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Published: Thursday, 11/13/2008

Discipline creates rift in Sylvania Township police force

BY ANGIE SCHMITT
BLADE STAFF WRITER
Robert Metzger Robert Metzger
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Sylvania Township police Chief Robert Metzger is either a tyrannical union basher or a no-nonsense leader who is reforming the department.

It depends on who you ask.

Many police department employees - particularly two union officials who have been the subject of disciplinary charges - say Chief Metzger unfairly persecutes good officers who challenge him.

"Every time someone's around one of the union reps, it seems like that's who he goes after," said former police officer Jamey Harmon. "He doesn't care what the union says, it's his department."

Mr. Harmon recently left the police department after nine and a half years because of the tension, he said. He now works for Ground Penetrating Radar Systems Inc. in Virginia.

"I thought I'd be a police officer in the township for the rest of my career," he said. "It just wasn't worth the risk of someone picking you out."

Township trustees say Chief Metzger - the township's seventh police chief in 10 years - is reclaiming leadership of the 41-officer department from "a few bad apples."

"You've got a very strong police chief, and you've got a couple of very strong officers who've done what they wanted to do for a long time," Trustee Carol Contrada said. "They're locking horns."

Ms. Contrada said the department is struggling with the transition from a rural department to a modern, urban police force. The police chief, she said, is trying to enforce a new set of policies to update operations. But the new policies aren't always popular, she said.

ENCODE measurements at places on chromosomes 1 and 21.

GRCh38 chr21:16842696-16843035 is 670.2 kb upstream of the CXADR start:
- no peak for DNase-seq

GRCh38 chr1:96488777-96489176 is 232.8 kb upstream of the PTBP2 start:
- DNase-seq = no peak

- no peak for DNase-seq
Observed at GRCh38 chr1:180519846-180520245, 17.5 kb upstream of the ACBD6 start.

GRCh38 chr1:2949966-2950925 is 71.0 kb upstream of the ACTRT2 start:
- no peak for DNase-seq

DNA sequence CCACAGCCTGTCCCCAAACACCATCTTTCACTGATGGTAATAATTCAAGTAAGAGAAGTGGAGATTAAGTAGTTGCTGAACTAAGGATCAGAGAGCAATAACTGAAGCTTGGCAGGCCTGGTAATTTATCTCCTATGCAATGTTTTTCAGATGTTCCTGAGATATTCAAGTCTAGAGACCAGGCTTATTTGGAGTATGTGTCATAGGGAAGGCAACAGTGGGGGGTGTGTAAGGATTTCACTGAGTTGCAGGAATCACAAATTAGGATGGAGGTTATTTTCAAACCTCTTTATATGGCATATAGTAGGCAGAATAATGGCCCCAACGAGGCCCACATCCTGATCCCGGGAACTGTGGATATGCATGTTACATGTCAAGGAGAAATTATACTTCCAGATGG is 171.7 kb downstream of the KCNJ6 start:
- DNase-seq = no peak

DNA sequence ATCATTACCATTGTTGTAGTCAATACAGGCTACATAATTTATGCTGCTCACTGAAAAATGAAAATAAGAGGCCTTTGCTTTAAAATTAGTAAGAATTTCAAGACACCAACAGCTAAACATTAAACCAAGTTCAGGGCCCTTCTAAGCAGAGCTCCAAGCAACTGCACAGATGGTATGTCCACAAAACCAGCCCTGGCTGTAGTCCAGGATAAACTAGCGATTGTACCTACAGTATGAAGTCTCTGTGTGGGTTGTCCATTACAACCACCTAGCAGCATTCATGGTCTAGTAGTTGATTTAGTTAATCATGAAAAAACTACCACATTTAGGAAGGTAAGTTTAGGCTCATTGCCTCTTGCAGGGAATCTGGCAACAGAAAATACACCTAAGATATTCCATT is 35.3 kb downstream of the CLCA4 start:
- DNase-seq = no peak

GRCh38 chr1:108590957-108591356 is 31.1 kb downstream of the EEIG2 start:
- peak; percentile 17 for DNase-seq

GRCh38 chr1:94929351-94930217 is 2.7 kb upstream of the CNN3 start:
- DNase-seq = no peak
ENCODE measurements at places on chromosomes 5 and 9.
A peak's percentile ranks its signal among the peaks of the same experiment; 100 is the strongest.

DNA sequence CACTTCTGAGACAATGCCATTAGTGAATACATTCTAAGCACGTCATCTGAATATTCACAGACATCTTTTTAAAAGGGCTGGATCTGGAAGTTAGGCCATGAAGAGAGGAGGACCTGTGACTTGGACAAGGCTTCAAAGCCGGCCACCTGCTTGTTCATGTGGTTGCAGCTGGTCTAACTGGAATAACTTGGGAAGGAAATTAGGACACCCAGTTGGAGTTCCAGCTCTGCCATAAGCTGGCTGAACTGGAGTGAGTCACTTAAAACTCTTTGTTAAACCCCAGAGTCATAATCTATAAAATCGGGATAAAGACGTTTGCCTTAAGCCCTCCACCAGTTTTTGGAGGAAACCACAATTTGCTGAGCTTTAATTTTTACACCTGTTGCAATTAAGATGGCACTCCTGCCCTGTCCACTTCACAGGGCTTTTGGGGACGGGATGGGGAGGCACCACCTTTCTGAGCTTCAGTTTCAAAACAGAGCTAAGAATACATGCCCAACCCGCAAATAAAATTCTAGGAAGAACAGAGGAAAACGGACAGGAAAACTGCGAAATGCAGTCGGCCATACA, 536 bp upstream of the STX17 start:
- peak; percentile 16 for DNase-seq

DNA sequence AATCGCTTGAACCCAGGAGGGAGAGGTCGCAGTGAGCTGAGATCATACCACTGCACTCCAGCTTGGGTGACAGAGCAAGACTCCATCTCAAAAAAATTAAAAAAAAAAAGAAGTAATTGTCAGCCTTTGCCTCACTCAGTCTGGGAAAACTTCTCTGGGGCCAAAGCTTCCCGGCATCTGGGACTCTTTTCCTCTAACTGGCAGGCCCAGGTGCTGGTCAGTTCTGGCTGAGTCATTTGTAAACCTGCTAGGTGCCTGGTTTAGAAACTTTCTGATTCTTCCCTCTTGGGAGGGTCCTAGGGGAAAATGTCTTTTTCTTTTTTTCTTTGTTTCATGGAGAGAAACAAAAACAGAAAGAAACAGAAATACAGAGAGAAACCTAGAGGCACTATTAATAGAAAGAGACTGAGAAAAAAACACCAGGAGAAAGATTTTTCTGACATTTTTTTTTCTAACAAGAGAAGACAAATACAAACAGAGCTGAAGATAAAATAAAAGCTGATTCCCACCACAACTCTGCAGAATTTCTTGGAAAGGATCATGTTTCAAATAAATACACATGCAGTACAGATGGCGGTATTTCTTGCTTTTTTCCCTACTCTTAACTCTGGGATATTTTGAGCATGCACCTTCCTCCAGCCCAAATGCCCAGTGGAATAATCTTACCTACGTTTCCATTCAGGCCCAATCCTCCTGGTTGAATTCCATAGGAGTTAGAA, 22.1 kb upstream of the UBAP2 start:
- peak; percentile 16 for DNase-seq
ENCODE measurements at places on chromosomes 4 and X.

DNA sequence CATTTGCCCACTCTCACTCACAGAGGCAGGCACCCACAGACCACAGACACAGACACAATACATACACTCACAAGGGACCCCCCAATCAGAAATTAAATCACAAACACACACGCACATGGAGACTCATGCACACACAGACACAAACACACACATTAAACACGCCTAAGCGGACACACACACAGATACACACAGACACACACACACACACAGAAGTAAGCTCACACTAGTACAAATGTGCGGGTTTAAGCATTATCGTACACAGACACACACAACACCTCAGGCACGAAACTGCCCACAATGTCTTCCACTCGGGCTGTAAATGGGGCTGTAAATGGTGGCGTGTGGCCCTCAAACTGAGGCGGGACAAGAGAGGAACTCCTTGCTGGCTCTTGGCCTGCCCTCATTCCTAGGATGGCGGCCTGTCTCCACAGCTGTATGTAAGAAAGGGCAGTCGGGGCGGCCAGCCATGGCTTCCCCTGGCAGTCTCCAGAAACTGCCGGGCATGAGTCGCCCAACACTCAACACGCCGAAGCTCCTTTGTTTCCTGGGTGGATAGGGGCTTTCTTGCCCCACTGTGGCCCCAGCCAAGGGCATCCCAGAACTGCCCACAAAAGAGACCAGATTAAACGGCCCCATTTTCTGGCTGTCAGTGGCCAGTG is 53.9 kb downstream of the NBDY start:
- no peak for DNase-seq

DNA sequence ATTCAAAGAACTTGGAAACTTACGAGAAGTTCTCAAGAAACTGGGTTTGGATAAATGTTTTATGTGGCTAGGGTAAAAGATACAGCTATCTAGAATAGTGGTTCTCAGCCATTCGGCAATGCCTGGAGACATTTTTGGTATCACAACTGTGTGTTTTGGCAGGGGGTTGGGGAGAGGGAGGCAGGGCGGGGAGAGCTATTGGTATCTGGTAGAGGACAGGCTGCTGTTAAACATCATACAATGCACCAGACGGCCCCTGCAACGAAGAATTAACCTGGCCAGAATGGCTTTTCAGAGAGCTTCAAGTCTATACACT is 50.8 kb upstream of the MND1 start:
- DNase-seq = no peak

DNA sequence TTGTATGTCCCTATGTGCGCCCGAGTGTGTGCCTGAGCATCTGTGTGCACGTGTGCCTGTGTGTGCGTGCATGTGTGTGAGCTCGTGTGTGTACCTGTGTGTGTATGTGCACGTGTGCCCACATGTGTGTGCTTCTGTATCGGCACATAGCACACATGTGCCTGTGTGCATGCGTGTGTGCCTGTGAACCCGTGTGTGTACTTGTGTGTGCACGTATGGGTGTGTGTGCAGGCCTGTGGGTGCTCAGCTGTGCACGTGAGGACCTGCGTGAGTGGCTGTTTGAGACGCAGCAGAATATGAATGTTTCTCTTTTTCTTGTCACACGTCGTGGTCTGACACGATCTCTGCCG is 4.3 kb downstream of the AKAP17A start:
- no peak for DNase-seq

"Yeah, I think that the police chief has ticked off a lot of people," she said.

"Were they people that any chief would have ticked off? I don't know. Maybe."

Whichever opinion you subscribe to, there's a great deal of animosity right now within the ranks of the Sylvania Township Police Department.

Two officers - who are also union presidents - have been disciplined in the last four weeks on charges brought by the police chief.

Oct. 22, Officer Ron Dicus, the president of the department's patrolmen's union, was suspended for three days without pay for insubordination for the length of his mustache.

Less than three weeks later, Sgt. Robert Cowell, president of the department's command officers' union, was suspended for 15 days for violating departmental policy with respect to weapons, evidence and criminal charges.

Both officers said they were singled out on petty charges because they are active in the union. The police department recently completed a contentious round of negotiations.

"This is classic union bashing," Sergeant Cowell said in an interview Oct. 31. "Everything that they have come up with is completely ridiculous."

Chief Metzger said he is not anti-union or pro-union. He said that it's a coincidence that the two disciplined officers are union leaders.